Sociology may or may not be able to shed light on globalization. But what this book brilliantly demonstrates is that discussing an economic fact without referring to economics is futile. It is like trying to analyse the evolution of life by relying on metaphysics rather than science (as Pierre Teilhard de Chardin did). Again, you do not need a PhD to make a meaningful contribution to the globalization debate. Many brilliant writers on trade have been only amateur economists – such as Frédéric Bastiat or his talented modern heir, the Swedish author Johan Norberg (3).
Daniel Cohen, unlike his countryman Bayart, has a firm grasp of his subject. He is an economics professor and clearly accepts the orthodoxy on trade. However his book, La mondialisation et ses ennemis (“Globalization and its Enemies”) chooses not to dwell on economic basics – as though it was not polite to do so.
Cohen has no time for the theory that globalization leads to exploitation of poor countries: “If anything, they are suffering from not being exploited enough,” he writes. He shows why a Vietnamese worker being paid $2.75 to make a Nike shoe that sells for $70 in the West is not a case of gouging – we must not forget about the huge non-labour costs, the iron link between wages and productivity, and the fact that Nike is not particularly profitable.
But no sooner has Cohen made the orthodox case than he reassures us that the world is unfair after all: powerful forces are preventing the poorest countries from joining the wealth-creating process of globalization.
To make this point, Cohen seeks theoretical support outside economics. He draws, for instance, on Jared Diamond’s Guns, Germs and Steel, a groundbreaking study of the influence of geography on the development of societies. This book is a model of enlightening social science. It explains how agriculture arose in Eurasia, why explorers from Europe came to America rather than the other way around, and why that contact was so devastating for native Americans. But, pace Cohen, Diamond tells us nothing about contacts between modern nations. Pizza Hut opening an outlet in Lima is not the modern equivalent of Pizarro descending on the Incas.
The evidence used by Cohen to support his claim that trade will widen the gap between rich and poor countries is as shaky as his theory. He makes much of the fact that the colonial relationship between Britain and India failed to enrich the latter. But far from being an example of “the purest free trade”, as Cohen claims, the Raj was a textbook example of managed trade. India was barred from exploiting its comparative advantage by selling textiles to Britain.
Nineteenth-century imperialism was indeed a form of globalization, but certainly not a liberal one. Free traders have always defended liberty, and condemned empire as an extension of protectionism. Bastiat called colonialism “reciprocal monopoly”.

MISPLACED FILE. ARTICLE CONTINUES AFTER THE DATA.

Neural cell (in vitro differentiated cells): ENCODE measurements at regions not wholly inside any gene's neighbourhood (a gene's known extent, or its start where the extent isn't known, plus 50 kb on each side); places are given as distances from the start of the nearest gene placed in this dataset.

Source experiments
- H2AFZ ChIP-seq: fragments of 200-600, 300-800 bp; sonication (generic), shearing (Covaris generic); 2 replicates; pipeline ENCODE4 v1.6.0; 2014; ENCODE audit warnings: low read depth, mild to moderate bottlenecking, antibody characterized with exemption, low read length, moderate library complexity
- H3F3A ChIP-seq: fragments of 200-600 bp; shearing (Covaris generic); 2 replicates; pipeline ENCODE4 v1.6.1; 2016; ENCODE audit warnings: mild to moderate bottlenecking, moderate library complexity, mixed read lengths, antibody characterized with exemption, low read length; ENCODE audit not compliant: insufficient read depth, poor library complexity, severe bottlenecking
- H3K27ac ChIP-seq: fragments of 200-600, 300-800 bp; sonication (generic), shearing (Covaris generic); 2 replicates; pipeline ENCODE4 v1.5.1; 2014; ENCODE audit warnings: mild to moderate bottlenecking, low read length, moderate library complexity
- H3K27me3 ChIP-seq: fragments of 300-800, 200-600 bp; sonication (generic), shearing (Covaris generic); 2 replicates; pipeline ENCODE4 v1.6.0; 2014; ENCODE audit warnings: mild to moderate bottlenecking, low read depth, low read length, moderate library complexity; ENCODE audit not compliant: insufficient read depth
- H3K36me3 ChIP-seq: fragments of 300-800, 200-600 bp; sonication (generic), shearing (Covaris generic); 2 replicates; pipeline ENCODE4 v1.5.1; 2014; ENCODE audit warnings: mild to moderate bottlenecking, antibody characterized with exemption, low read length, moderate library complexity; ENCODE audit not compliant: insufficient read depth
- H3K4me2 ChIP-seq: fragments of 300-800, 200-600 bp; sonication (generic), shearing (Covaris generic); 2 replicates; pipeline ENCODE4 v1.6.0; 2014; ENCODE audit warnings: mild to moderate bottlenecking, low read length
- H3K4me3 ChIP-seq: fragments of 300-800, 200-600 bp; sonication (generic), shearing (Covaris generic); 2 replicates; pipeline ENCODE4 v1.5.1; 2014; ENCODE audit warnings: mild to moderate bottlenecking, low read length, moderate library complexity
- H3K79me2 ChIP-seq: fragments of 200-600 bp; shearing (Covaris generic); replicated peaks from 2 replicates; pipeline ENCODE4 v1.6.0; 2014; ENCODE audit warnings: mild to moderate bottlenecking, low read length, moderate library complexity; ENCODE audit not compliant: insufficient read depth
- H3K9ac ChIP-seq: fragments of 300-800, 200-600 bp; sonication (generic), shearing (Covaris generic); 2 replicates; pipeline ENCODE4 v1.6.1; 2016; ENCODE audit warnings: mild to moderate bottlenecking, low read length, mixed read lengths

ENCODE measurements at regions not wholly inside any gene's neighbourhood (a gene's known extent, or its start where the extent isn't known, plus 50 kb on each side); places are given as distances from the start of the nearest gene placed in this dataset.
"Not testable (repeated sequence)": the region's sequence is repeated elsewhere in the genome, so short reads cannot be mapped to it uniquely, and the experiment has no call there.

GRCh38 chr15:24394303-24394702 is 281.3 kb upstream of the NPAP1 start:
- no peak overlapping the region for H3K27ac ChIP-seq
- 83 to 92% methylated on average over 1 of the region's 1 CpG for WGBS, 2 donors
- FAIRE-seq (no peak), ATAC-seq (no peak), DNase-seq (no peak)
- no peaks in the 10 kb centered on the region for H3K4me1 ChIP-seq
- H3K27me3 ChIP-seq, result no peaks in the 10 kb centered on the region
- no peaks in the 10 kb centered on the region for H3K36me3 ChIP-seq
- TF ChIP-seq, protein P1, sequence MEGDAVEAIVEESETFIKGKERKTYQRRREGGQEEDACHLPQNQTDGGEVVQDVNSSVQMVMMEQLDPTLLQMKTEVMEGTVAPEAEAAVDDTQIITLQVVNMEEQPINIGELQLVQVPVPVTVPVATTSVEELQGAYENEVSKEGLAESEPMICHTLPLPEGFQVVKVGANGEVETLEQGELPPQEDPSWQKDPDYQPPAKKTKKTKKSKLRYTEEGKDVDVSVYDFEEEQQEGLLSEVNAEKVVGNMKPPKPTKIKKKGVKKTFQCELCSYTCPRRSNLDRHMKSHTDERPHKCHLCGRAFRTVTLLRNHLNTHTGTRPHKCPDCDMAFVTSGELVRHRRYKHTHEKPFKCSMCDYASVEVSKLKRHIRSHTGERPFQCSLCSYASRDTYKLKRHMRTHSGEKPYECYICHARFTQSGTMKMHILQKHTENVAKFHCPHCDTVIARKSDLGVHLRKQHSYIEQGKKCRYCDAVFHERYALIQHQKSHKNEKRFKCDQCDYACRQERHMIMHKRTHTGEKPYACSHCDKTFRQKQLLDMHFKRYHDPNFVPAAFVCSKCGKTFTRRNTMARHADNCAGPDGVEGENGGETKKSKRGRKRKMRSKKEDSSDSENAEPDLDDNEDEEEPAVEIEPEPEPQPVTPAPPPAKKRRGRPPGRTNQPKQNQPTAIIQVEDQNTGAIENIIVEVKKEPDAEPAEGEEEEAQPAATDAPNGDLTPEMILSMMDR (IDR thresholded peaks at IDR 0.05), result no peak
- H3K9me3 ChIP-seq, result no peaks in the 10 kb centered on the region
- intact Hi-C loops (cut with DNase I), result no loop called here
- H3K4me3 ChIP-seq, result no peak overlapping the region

Cohen has the cause and effect backwards: developed countries do not trade because they are rich, they are rich because they trade. Eighteenth-century Europe was poorer than most of Africa is today. Not so long ago hunger stalked Asia. There is no reason why Africa, given the right policies, should not also escape poverty and hunger.
Cohen is an interesting case of “wasted knowledge”, an intelligent analyst who neglects his own expertise. He is like a doctor who knows that a medicine works but is reluctant to prescribe it to the worst-affected patients, having convinced himself that it will do little good to them.
One reason for Cohen’s ambivalence could be the politics of his audience. Cohen himself is close to the modernising Left – a trend that combines market-friendliness with distrust of “unbridled capitalism” and takes a cautiously positive view of globalization (4). While modernisers are dominant among European socialists, they are very much in the minority in France.
Since the French Right and Left are equally hostile to markets, Cohen’s tepid endorsement is as strong a defence of globalization as you can mount in France without being branded a “neo-liberal” crackpot. The subtext of his book seems to be: the case for trade is difficult to make as it is, it would be counterproductive to antagonise people more than I have to.
Such an attitude amounts to an admission of semi-impotence. It accepts that knowledge can be of only limited use in the politics of trade. But the effectiveness of the orthodox case must not be underestimated. Free traders have scored decisive victories, from the repeal of Britain’s Corn Laws to the establishment of the post-war liberal order a century later. Public opinion is not doomed to remain in the dark, and the bright light shone by Wolf and Bhagwati is more likely to help than Cohen’s dimmed beam.
(1) Jean-François Revel, La Connaissance inutile, Grasset, 1988.
(2) Paul Krugman, Pop Internationalism, MIT Press, 1996.
(3) Norberg wrote In Defence of Global Capitalism, Timbro, 2001.
(4)A British representative of this trend is Charles Leadbeater, author of a sensible book on globalization Up The Down Escalator, Viking, 2002.